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The role of regional industry clusters in urban economic development an analysis of process and performance /

by Morgan, Jonathan Quentin.

Abstract (Summary)
MORGAN, JONATHAN QUENTIN. The Role of Regional Industry Clusters in Urban Economic Development: An Analysis of Process and Performance. (Under the direction James H. Svara.) This dissertation examines the potential of industry clusters as an economic development strategy for metropolitan regions and their central cities. The ultimate research question is whether or not industry clusters matter for economic development and, if so, how and why they do. The research focuses on two aspects of industry clusters: 1) the extent to which clusters affect economic development outcomes, and 2) how the socio-institutional and policy process of promoting clusters influences their potential use in economic development. The first conceives of clusters as critical mass within certain industries and seeks to determine whether they are associated with better economic development performance. This question was examined using quantitative methods including bivariate correlation and multiple regression analysis. The second overarching research question is concerned with the social, institutional and governance dimensions of clustering and how they might shape the strategic use of industry clusters to accomplish economic development goals. This process question is an inherently qualitative one and was explored using a comparative case study analysis of how three metropolitan regions support their respective transportation, distribution, and logistics clusters. Both the quantitative and qualitative phases of the research analyze the extent to which clusters can be utilized to achieve a broader set of economic development goals including regional equity and inner city prosperity. Both the quantitative and qualitative findings imply that the contribution of industry clusters to urban economic development is by no means automatic. The statistical analysis found only a modest relationship between certain clusters and increased regional economic performance and equality. Conversely, some clusters had a negative effect on these development indicators. Similar to the quantitative findings, the interview responses from the case studies confirm the proposition that all clusters are not created equal in terms of their ability to bring about economic development. Moreover, the case study regions varied in the extent to which they provided support to target clusters suggesting that not all regions are created equal in terms of facilitating the clustering process. The qualitative findings revealed that the promise of cluster-based development for increasing economic opportunity in the inner city is hampered by a number of intractable challenges. In the case of the transportation, distribution, and logistics cluster some of these barriers are cluster-specific while others are more generally related to the problems of the inner city. Taken together, the quantitative and qualitative findings underscore the role of intentional effort in strengthening linkages and overcoming barriers in order to fully capitalize on regional clusters.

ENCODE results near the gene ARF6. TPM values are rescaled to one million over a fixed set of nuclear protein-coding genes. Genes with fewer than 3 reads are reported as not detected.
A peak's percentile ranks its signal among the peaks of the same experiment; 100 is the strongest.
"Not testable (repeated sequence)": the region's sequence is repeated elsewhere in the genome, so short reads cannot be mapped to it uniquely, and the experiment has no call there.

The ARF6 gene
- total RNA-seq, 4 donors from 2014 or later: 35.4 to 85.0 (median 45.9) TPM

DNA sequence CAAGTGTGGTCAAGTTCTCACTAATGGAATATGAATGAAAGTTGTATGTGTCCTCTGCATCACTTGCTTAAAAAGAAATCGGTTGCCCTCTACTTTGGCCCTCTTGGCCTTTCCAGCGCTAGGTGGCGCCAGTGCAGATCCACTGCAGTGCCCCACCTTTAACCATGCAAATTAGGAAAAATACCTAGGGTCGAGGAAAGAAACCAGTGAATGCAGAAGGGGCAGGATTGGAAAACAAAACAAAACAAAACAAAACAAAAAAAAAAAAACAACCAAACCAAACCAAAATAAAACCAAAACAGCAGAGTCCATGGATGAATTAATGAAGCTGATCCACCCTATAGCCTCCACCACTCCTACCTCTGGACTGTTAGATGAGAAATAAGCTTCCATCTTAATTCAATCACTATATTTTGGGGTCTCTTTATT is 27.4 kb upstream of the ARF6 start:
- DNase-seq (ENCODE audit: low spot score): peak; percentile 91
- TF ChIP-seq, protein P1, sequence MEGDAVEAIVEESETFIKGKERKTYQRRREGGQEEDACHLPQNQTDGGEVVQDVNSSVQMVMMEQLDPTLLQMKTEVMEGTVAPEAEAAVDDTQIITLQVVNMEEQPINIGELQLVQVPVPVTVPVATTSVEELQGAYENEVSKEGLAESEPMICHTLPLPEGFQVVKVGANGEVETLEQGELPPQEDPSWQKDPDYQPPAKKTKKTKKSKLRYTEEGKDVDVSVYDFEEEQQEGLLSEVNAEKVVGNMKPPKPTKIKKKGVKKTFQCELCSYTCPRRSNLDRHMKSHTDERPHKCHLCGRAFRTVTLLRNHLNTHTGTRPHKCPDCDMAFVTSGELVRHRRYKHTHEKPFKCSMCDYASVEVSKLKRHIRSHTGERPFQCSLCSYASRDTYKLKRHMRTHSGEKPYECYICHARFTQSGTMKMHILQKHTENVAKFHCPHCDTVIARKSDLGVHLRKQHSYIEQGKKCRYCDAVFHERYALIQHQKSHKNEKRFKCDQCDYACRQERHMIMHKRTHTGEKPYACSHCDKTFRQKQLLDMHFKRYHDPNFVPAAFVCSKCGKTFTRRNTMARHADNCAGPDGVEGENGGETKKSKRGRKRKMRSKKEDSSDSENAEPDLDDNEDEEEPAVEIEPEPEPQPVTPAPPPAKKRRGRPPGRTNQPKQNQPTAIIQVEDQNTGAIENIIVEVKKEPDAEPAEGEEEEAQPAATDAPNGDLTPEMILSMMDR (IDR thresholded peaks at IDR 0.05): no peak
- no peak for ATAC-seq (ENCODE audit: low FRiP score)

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School:North Carolina State University

School Location:USA - North Carolina

Source Type:Master's Thesis

Keywords:north carolina state university

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